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Home ▸ Catalog ▸ Roman Coins ▸ Roman ProvincialView Options:  |  |  |     

Roman Provincial Coins

The Roman Empire allowed many areas and cities to mint coins for local use, those coins are refered to as Roman Provincial or Greek Imperial coins. All the coins listed below are also listed under the emperor in power at the time of mintage. If you are looking for coins of a specific emperor, use the menu on the left. If you are looking for coins from a specific region, these coins are organized geographically under Greek Imperial in our Greek Coins catalog. The link to the Greek Coins catalog is in the header above. In this folder all provincial coins are listed from most expensive to least expensive. Start on page one to see the best or on the last page to find the bargains.


Odessos, Thrace, c. 125 - 70 B.C., Civic Issue in the Types and Name of Alexander the Great

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Odessus surrendered to Alexander the Great in 335 B.C. Rule passed to his diadochus Lysimachus, but in coalition with other Pontic cities and the Getae, Odessus rebelled in 313 B.C. After Lysimachus' death in 281, the city reverted to striking in the types and name of Alexander the Great and continued to strike Alexandrine tetradrachms until at least 70 B.C.
SH63508. Silver tetradrachm, Price 1179, VF, toned, weight 15.721 g, maximum diameter 29.8 mm, die axis 0o, Odessos (Varna, Bulgaria) mint, c. 125 - 70 B.C.; obverse head of Herakles right, wearing lion-scalp headdress; reverse AΛEΞAN∆POY BAΣIΛEΩΣ, Zeus seated left, eagle in right, long scepter in left hand, ∆H under arm, monogram below throne; $360.00 (€320.40)


Pontus (Amisos?), Roman Quaestor (Lucius Lucullus?), c. 100 - 50 B.C.

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The Q identifies the bare male head as a Roman Quaestor. This letter is not noted in RPC but is visible here and clear on other examples known to Forum. Perhaps the image is of Lucius Lucullus, an important Quaestor of Sulla, about whom Plutarch wrote. The reverse legend, the Latin FETIA, refers to the fetial ceremony, part of the treaty making process, during which a pig was sacrificed to sanctify the oaths. The mint location is unknown but Imhoof-Blumer placed it at Amisus, where Leypold acquired his specimen.
SH71045. Brass AE 21, RPC I 2156, SNG Leypold I p. 24, 69; Imhoof-Blumer GRMK 281, VF/F, weight 6.826 g, maximum diameter 20.5 mm, die axis 0o, Pontus (Amisos (Samsun, Turkey)?) mint, c. 80 B.C.(?); obverse bare male head right, Q (quaestor) below; reverse two men standing, holding a pig between them, each with a hand raised, taking an oath of fealty, FETA IA in exergue; rare; $360.00 (€320.40)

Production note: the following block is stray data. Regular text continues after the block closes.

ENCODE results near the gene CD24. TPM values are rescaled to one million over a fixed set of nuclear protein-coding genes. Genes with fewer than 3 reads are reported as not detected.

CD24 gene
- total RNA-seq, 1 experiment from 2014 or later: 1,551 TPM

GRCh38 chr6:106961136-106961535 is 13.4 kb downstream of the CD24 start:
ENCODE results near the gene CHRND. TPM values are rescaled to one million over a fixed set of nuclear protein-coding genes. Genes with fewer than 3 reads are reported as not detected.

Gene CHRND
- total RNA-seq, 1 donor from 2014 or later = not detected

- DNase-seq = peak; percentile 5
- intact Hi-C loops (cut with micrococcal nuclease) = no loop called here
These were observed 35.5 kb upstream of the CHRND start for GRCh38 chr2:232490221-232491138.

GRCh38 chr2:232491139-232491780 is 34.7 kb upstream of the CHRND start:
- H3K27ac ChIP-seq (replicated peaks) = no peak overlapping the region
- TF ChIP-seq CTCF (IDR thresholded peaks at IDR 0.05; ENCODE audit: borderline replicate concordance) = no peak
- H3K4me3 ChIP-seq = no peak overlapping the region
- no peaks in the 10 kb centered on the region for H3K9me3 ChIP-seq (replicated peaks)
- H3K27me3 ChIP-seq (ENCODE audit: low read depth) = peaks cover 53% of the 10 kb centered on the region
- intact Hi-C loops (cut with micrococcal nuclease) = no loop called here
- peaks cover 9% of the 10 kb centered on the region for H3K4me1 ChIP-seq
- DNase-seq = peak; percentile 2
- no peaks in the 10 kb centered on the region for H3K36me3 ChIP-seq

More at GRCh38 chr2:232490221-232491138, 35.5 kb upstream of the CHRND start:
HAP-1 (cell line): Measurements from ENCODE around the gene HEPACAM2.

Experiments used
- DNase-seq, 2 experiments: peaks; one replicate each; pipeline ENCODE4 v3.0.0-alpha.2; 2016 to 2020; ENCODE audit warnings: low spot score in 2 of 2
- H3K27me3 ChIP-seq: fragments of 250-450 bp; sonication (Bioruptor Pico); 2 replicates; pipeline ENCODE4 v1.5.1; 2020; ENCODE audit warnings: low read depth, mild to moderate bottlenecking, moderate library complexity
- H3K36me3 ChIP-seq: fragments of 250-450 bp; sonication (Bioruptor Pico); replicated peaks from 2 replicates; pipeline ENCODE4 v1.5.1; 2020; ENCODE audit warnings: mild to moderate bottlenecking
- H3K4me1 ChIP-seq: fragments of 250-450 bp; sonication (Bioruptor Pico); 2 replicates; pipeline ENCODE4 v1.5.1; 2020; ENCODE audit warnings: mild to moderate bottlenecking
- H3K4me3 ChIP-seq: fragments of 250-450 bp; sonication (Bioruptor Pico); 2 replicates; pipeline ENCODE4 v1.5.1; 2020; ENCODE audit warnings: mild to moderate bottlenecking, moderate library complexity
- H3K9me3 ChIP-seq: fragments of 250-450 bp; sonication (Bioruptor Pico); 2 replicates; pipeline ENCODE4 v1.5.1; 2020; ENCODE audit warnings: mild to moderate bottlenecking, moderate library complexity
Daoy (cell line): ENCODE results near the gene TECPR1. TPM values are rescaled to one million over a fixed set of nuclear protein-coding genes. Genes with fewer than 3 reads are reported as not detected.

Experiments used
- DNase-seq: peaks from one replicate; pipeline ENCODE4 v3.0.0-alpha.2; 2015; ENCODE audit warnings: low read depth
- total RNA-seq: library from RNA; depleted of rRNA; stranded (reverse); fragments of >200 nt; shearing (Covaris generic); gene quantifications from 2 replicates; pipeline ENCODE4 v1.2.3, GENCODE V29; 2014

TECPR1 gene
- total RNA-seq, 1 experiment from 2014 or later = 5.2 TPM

Valerian I, October 253 - c. June 260 A.D., Parium, Mysia

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Located near Lampsacus, Parium belonged to the Delian League. In the Hellenistic period, it was in the domain of Lysimachus and then the Attalid dynasty. Julius Caesar refounded it as a colonia within the province of Asia. After Asia was divided in the 4th century, it was in the province of Hellespontus.
RP70938. Bronze AE 21, SNG Cop 304; SNGvA 1343; BMC Mysia p. 108, 116, VF, perfect centering, struck with a damaged obverse die, weight 4.774 g, maximum diameter 20.7 mm, die axis 180o, Parium (Kemer, Canakkale, Turkey) mint, obverse IMP VALERIANVS P F AVG, radiate,draped and cuirassed bust right; reverse Capricorn swimming right, holding celestial globe between legs, cornucopia on back, C G I H P (Colonia Gemella Iulia Hadriana Pariana) below; ex Russian Coins; $360.00 (€320.40)


Macedonia, Roman Rule, Quaestor Aesillas, 90 - 75 B.C.

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This type was apparently intended to encourage Macedonian pride by portraying the legendary national hero of the Macedonians, and at the same time clearly communicate Roman authority with name and symbols of the Roman quaestor.
RS77035. Silver tetradrachm, Bauslaugh Group VI, SNG Lockett 1543, SNG Cop 1330, SNG Ashmolean 3305, AMNG III 223, SGCV I 1439, VF, toned, porous, light deposits of copper salts, weight 11.862 g, maximum diameter 28.3 mm, die axis 0o, Thessalonika (Salonika, Greece) mint, 90 - 75 B.C.; obverse head of Alexander the Great right with horn of Ammon and flowing hair, Θ behind, MAKE∆ONΩN below; reverse AESILLAS above money-chest (cista), club, and Q over quaestor's chair (sella curulis), all within laurel wreath, pellet below sella, pellet at end of Q; $360.00 (€320.40)


Claudius, 25 January 41 - 13 October 54 A.D., Cyzicus, Mysia; Britannicus, Octavia, and Antonia

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Britannicus was the son of Claudius and Messalina, and the presumptive heir. Octavia was his older sister. Claudia Antonia was Claudius' daughter by an earlier wife.
RP84050. Bronze AE 13, RPC I 2248, BMC Mysia -, SNG BnF -, SNG Cop -, SNGvA -, SNG Hunterian -, aF, area of encrustation on Octavia's jaw, weight 1.918 g, maximum diameter 13.0 mm, die axis 315o, Kyzikos (Kapu Dagh, Turkey) mint, before 43 A.D.; obverse NEΩΣ ΓEPMANIKOΣ K Y, bare head of Britannicus right; reverse AN OKTA, confronted, draped busts of Claudia Antonia and Octavia; very rare; $340.00 (€302.60)